Foxtail ferns enjoy a moderate to high humidity environment. Hence, the ideal foxtail fern growing conditions should have approximately forty percent or higher humidity. You can use a humidity monitor to check the water level in the air.
Typically, getting the desired humidity is not a problem for plants growing outdoors. However, if you have an indoor foxtail fern, its humidity requirements are higher.
So, consider positioning the plant near a humidifier. Alternatively, you can place the plant on a pebble tray filled with water or frequently mist the plant to meet the humidity requirements.
Occasional pruning is a mandatory aspect of foxtail fern maintenance. It helps keep the herbage healthy and fresh and also stimulates new growth. You can use anvil pruners or pruning shears to remove wilted, broken, dead, or dry foliage from the fern.
Typically, outdoor foxtail ferns must be pruned once every three years to rejuvenate their appearance.
Tip – After pruning, dip the shears in rubbing alcohol and let the blades air dry before you trim any other plant. It helps prevent the spread of disease.
H. Repotting foxtail fern
Foxtail ferns are fast-growing, and they grow a substantial amount every year. Thus, for proper foxtail fern care, you must repot them annually during spring. When you repot the plant into a bigger container, you give its roots ample space to expand and grow further. It can also help divide the taproot if you wish to propagate new plants.
Ideally, you must pick a pot about one or two inches larger than the current one. If you shift the foxtail fern in a container way larger than its size, it might result in some soil spots untapped by roots. Such areas will retain moisture for a long, resulting in plants’ susceptibility to pests and diseases.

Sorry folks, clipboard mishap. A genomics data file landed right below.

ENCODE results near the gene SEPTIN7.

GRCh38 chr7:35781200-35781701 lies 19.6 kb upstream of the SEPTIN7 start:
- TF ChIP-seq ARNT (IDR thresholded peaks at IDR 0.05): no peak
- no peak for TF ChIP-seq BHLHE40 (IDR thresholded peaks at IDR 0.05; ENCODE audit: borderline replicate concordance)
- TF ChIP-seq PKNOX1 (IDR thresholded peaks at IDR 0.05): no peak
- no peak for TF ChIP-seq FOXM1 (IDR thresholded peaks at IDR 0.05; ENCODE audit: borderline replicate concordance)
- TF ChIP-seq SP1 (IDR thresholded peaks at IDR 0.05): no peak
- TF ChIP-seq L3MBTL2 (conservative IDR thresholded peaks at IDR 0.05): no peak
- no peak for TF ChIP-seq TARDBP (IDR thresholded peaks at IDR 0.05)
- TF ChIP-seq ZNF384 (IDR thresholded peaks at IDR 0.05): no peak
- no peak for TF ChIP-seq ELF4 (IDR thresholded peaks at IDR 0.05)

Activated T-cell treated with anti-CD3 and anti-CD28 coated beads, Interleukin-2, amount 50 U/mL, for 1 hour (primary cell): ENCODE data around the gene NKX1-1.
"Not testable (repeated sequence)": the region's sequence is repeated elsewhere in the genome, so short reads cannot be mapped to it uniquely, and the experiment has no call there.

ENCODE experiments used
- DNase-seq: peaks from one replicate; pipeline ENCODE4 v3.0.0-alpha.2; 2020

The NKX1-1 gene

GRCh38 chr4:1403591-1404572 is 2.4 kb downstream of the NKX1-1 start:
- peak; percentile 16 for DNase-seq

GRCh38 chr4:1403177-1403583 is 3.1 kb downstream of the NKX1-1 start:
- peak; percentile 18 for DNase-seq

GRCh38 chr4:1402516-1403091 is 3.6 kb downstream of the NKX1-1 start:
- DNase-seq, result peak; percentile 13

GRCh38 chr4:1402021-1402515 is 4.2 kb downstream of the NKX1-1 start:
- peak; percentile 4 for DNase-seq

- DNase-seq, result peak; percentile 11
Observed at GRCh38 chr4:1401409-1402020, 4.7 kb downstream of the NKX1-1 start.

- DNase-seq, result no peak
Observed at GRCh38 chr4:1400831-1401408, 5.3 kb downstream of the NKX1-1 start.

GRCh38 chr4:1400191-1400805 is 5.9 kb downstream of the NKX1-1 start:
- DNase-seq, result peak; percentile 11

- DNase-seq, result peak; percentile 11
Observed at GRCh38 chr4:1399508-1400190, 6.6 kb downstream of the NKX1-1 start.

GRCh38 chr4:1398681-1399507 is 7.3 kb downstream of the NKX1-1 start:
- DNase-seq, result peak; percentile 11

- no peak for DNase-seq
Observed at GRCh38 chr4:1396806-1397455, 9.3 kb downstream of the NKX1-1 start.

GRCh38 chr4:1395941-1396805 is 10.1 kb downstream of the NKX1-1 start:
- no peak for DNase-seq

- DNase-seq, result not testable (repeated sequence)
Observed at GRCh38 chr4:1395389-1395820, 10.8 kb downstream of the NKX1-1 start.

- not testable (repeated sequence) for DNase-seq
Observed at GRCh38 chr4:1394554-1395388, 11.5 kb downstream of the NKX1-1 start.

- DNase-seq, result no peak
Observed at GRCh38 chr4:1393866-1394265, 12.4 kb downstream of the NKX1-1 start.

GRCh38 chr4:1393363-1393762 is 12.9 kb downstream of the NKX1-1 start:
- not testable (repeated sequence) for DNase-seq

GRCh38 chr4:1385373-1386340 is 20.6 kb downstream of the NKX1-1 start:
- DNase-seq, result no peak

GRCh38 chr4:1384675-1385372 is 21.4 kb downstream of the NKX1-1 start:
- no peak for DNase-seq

While repotting, ensure that you do it in fresh potting soil. It helps avoid hard compaction that can intervene with drainage over time. In addition, as you repot, you must inspect the plant for any signs of diseases.
Related: Asparagus Fern Indoor Care | Frosty Fern Care
How To Propagate Foxtail Fern?
As you have discovered that foxtail fern care is straightforward, you may want to grow more of them yourself. So, the simplest propagation method is via division, and the best time to propagate your foxtail ferns is in the spring.
While dividing the ferns, use a sharp spade or knife to cut the plant from the center. Once dug, ensure that every divided piece has green and healthy roots. Be generous with the first watering as you replant it.
Here is a step-by-step guide on propagation through division:
- Take a garden knife, spade shovel, or sharp garden shears.
- Dig the large fern, ensuring the root ball still shows from the soil.
- Using shears or a garden knife, divide the roots into half, carefully evening out the greenery, and pull the two sides apart.
- Dig holes are relatively wider than they are deep.
- Spring some soil conditioner.
- Water the holes and let them drain well.
- Insert the root ball into the dug hole, ensuring you bury the roots completely.
- Backfill the hole with garden soil and compost.
- Water well.
- Let it sit for two days, and then spread soil conditioner, compost, and garden mulch around the plant’s base to help it get the desired nutrients.
Foxtail Fern Indoors or Outdoors – What’s Better?